The Fine Art of Thumb Twiddling (poem)

I wrote the following poem at least a decade ago. I’d forgotten until this evening when I unearthed a CD from a dresser drawer and had a look.

I help my mother ease into the passenger seat,
guiding her by her elbow with one hand
and balancing her canes with the other,
I tuck her coat along her hip,
extend the seat belt to her wavering grip
and wait as she fumbles with the catch,
she's triumphant when it clicks,
I check her elbows, check her knees, check her feet
then close the door
I start the car and she shoulder checks, checks the front,
looks side to side,
I try not to look annoyed
She's quiet for a little while
before she relates some news,
summarized with a commentary from her point of view,
and I'm cutting through traffic as I explain the way
the world works
she makes a little noise, purses her lips and squints her eyes,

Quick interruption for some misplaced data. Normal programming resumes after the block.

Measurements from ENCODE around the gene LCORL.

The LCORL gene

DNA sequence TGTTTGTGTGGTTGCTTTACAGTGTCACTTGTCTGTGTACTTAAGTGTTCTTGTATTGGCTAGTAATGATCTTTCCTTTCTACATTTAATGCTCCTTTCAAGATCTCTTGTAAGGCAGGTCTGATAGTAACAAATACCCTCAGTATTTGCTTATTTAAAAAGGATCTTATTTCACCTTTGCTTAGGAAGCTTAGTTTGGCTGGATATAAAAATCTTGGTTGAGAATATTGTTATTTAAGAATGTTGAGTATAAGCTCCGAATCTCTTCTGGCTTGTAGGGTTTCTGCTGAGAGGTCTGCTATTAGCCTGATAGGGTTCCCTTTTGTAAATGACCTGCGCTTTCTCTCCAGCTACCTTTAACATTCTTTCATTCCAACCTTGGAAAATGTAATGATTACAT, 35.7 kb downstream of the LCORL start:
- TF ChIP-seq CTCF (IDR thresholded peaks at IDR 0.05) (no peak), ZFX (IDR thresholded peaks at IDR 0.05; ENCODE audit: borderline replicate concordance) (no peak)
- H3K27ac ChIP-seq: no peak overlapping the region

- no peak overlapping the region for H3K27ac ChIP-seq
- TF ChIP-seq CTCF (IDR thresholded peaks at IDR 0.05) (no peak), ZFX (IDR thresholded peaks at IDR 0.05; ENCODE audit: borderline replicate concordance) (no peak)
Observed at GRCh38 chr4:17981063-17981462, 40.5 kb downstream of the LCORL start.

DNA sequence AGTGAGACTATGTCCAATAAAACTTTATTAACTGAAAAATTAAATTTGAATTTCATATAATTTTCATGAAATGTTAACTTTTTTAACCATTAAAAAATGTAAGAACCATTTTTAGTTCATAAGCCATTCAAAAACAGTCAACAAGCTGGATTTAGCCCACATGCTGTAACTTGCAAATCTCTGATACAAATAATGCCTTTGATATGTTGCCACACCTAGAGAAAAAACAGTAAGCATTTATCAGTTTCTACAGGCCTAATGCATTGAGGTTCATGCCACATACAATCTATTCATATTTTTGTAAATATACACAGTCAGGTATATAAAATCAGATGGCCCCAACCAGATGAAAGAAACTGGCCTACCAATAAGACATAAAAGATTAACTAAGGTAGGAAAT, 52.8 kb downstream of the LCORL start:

I turn to small talk,
she answers in monosyllables,
I swear at an old man confused by traffic lanes,
Mother bows her head,
my eyes droop with guilt when I glance at her,
she's staring at her hands neatly intertwined in her lap,
at a red light, I see her thumbs passing over each other
       forwards, backwards, forwards, backwards,
and she lifts her head defiantly,
thumb twiddling,
an ancient art,
passed through generations to delighted children,
one child being me,
through her twiddling thumbs she speaks,
and I shrink with humility
from the icon in my passenger seat

Categories: Arts and Leisure

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